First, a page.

First, the judgement of Christ vv 9-13: ‘verse 9: ‘So we make it our goal to please him, whether we are at home in the body or away from it.’ For we must all appear before the judgment seat of Christ, that each one may receive what is due him for the things done while in the body, whether good or bad. 11Since, then, we know what it is to fear the Lord, we try to persuade men. What we are is plain to God, and I hope it is also plain to your conscience. We are not trying to commend ourselves to you again, but are giving you an opportunity to take pride in us, so that you can answer those who take pride in what is seen rather than in what is in the heart. If we are out of our mind, it is for the sake of God, if we are in our right mind it is for you.’ The Apostle Paul had more than his fair share of detractors within the church as well as outside of it. At a time similar to ours when greater emphasis was placed on style rather than substance, image over reality, Paul really did buck the trend within Greco-Roman culture. In fact he could have been from Yorkshire because when it came to explaining the Gospel to people he tended to ‘tell it as it is’ which did not go down too well in some quarters. That is why Paul is upfront about his method of approach when he speaks of ‘persuading’ men. The original has a pejorative tone to it, a certain distaste attached because it can mean ‘cajoling’ or even ‘bullying.’ If Paul were around today I guess he would be dismissed as a ‘Bible basher’. But there is a reason why Paul is so forthright, not pulling his punches when it comes to explaining the Gospel message. He tells us, that his aim is to please Christ, that one day we will all have to appear before his throne of judgement and so he rightly fears him- he doesn’t want to fail him.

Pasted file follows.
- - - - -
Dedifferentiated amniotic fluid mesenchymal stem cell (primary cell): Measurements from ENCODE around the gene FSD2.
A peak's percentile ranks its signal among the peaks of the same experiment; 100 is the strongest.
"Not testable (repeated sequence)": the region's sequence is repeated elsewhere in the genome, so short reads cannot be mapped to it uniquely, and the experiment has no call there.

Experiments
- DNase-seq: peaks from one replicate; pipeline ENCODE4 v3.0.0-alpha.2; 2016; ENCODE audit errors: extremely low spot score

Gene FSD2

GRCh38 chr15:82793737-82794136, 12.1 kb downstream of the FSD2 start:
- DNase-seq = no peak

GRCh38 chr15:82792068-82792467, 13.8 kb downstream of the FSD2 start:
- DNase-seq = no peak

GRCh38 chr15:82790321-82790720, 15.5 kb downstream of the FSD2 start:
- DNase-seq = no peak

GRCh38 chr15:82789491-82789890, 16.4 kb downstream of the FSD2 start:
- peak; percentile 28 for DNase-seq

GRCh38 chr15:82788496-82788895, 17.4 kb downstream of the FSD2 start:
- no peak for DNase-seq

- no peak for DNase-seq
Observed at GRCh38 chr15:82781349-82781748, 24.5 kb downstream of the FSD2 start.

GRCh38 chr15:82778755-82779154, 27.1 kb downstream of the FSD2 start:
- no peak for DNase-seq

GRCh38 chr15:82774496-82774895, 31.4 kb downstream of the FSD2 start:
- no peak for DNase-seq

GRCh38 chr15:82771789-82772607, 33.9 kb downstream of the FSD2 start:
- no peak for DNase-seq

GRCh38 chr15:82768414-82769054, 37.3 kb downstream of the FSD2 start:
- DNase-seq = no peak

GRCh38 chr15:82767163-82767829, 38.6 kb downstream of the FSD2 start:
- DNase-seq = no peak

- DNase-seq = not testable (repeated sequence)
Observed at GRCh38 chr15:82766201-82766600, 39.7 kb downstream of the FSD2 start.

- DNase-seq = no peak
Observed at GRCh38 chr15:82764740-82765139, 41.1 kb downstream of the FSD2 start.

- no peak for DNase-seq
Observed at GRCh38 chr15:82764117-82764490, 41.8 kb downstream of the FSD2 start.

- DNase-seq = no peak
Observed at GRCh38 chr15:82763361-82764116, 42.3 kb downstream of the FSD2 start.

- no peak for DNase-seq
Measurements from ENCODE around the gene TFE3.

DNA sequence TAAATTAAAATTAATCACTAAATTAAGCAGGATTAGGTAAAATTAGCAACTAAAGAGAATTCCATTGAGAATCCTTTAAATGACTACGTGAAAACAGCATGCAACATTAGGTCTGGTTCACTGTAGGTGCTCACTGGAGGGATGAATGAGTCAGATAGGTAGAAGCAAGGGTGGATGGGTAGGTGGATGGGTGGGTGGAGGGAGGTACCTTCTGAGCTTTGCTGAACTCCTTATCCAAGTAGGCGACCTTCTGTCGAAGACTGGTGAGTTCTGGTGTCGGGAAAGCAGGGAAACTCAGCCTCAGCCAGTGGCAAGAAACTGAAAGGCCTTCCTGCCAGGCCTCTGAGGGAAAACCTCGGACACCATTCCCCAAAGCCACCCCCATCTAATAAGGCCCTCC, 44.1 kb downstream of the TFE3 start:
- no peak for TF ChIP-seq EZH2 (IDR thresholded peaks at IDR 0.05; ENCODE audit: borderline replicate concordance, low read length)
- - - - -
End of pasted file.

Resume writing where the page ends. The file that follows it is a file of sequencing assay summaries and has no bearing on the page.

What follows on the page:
Both as a teacher and university chaplain I have always been struck how examinations can bring about an amazing change in students. As the day draws closer and closer, parties give way to prep, TV time makes way for study time. Why? Because a day of reckoning is on its way and can’t be avoided. Paul is saying that something similar but far more significant is going to happen to the Christian- ‘We must ‘all’ appear before the judgement seat of Christ.’ Or as one translation has it: ‘We all have to appear without disguise before the tribunal of Christ.’ And what is the Risen Lord of glory going to judge? The answer: what we have made of our lives. We are saved by Christ’s death on the cross as we shall see in verse 21, but we are judged, in terms of rewards and losses by what we have done with the gifts and opportunities Christ has given us. Would it not be a terrible thing to have come before our Saviour on that great day with the whole of heaven and humanity looking on and, when he asks: ‘What did you do with your life?’ having to admit, ‘Not that much’? When the church needed prayer I didn’t bother with that prayer meeting. When workers were needed to take the Gospel to children, I kept my wallet shut. When someone wanted to know about my faith, I kept my mouth shut too. And I am ashamed to admit Lord that these were the main features of my life- not the occasional lapse, all there was, was coolness and mediocrity. ’ As it has often been said, this life is not a rehearsal. And Paul knew that and so he wanted not to be ashamed of meeting his Saviour any more than will be necessary for any sinner to meet him. He wanted to make his life count for Christ by simply serving him. That is all he is asking for. Is it that so much to ask? Sure, for some this dedication might appear to be bordering on religious mania- being dismissed as being ‘out of our minds’ as was Paul in verse 13. But in fact it is the sanest thing we could ever do- be all out for Jesus.